The pages of FE Focus are alive with protests about cuts in Learning and Skills Council funding for adult further education. These cuts are undoubtedly biting on some colleges: 25 per cent or more are suffering real-terms reductions in their budgets for 2005-6.
Even in the majority - whose overall funding is up because their mission relates mostly to younger students or to priority adult categories - there is the prospect of reductions in cherished areas of adult learning in the next few years. It is understandable that many of those affected or concerned should form an alliance. I admire its choice of name (Charlotte Street is associated with better taste than Russell Square) but not the group's strategy.
When the independent FE college sector was created in the early 1990s, it was meant to respond to employer-led vocational market demand. Sadly, too many FE colleges' traditional employer clients disappeared or took their business elsewhere. So, driven by growth-related targets and funding, colleges grew to meet individual and community demand for less vocational courses instead.
The FE sector lost its way. Successive government initiatives since 1997 have been directed at trying to find it again. It was a key part of the rationale for setting up the LSC that there should be a shift of funding towards planned and employer-related skills development, and away from individual market-driven adult education.
It is a key part of the philosophy of the present Government - shared by most in the education world and open to principled rejection least of all by those in FE - that more resources should go to those who have had least, and greater contributions sought from those who have had most.
Successive white papers have stressed the now-familiar priorities: young people, basic skills, the free first level 2 (GCSE grade A*-C equivalent) entitlement, and level 3 (A-level equivalent) vocational courses in priority sectors.
The Charlotte Group's watchword will be "evidence". The evidence base for these priorities and for the implied switch of funding in support of them is strong: in 2002, the UK had the highest proportion of 30 to 39-year-olds enrolled in education of Organisation for Economic Co-operation and Development country. Latest OECD figures show that with 22.9 per cent adult participation in education or training in 2002, the UK already comfortably exceeded the EU average of 7.9 per cent, and the Lisbon target for the EU in 2010 of 12.5 per cent.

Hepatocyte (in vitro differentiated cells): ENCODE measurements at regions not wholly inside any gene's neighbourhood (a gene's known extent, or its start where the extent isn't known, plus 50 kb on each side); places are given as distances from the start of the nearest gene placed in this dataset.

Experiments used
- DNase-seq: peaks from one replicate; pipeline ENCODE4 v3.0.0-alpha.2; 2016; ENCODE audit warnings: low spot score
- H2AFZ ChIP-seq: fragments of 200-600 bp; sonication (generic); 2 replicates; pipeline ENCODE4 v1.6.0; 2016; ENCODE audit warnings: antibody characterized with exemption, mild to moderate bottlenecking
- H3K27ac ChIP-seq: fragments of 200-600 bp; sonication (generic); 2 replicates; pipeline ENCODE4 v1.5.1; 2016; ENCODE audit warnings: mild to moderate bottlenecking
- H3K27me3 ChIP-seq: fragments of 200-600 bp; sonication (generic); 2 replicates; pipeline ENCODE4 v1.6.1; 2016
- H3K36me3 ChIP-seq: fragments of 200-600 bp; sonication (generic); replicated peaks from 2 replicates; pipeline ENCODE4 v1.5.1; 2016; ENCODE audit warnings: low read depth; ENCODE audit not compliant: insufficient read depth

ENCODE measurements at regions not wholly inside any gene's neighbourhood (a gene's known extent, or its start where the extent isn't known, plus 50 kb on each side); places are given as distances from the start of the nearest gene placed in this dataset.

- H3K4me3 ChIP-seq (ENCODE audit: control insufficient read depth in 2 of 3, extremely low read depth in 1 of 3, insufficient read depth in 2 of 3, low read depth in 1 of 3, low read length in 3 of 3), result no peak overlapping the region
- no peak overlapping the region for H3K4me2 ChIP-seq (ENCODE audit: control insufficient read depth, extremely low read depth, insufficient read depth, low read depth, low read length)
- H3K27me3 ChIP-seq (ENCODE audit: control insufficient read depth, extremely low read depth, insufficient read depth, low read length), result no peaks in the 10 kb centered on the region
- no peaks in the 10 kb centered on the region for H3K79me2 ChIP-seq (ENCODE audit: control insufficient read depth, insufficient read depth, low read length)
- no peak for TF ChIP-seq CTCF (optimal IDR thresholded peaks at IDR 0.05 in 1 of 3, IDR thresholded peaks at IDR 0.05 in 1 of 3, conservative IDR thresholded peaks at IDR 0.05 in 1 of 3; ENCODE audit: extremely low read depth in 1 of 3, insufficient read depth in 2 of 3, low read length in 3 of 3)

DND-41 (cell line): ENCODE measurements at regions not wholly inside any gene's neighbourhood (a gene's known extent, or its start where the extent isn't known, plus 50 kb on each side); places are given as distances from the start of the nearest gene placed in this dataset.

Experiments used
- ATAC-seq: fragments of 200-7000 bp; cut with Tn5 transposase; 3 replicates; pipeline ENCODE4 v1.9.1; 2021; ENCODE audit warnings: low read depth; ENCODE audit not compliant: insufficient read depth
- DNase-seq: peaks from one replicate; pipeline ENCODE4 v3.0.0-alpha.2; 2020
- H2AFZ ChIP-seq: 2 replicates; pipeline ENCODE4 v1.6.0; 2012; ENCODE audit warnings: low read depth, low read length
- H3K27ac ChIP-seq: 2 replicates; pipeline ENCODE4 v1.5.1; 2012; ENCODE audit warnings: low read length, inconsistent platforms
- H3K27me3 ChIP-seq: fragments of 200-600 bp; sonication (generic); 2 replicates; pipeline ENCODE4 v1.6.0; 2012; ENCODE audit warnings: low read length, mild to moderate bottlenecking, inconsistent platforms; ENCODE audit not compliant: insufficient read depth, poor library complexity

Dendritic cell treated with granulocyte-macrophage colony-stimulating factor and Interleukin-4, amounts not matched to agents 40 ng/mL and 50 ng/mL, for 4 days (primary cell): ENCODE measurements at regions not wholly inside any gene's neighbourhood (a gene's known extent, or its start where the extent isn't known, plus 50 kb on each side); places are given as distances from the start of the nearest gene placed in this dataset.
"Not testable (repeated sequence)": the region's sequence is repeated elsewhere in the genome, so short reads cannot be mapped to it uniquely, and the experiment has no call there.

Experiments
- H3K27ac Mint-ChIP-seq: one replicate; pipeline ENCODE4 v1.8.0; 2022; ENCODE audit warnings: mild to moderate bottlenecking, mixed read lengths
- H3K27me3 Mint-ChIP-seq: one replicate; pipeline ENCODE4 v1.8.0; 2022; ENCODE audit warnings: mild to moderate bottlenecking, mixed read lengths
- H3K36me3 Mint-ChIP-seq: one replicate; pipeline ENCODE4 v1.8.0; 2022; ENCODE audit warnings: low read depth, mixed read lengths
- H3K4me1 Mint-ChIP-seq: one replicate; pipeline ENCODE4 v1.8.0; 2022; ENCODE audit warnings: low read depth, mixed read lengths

But we fall well short of our main competitors in each of the areas identified as priorities. Funding these priorities is hardly arbitrary. But it may be subject to unintended consequences.
Thus, it is right to increase the funding for 16 to 19-year-olds to ensure quality and access - but not if that means forever tracking the increases for schools characterised by a significant minority of uneconomic but popular small sixth-forms. The consequence is that one full-time 16-19 place now may pre-empt the resources of 20 average part-time adult students.
It is right to protect the FE unit of resource, but not if that means there is no LSC funding for adult courses outside plans or over target. Colleges should be able to get marginal cost funding for these from the LSC and exercise their freedom (encouraged by ministers frightened to raise the national fee tariff) to meet the bulk of the costs of such courses by fees.
In return, however, it is equally reasonable for employers and the Government to look for a faster and more effective response from colleges to the skills strategy - for example, by making their employer-led centres of vocational excellence more of a reality and more central to their strategies.
These are changes the Charlotte Group should promote if it is not to be dismissed as a providers' lobbying group. Let there be no whingeing poms this summer.
David Forrester is an independent consultant and an FE college governor. He was director for further education and youth training at the then Department for Education and Employment, from 1995 to 2001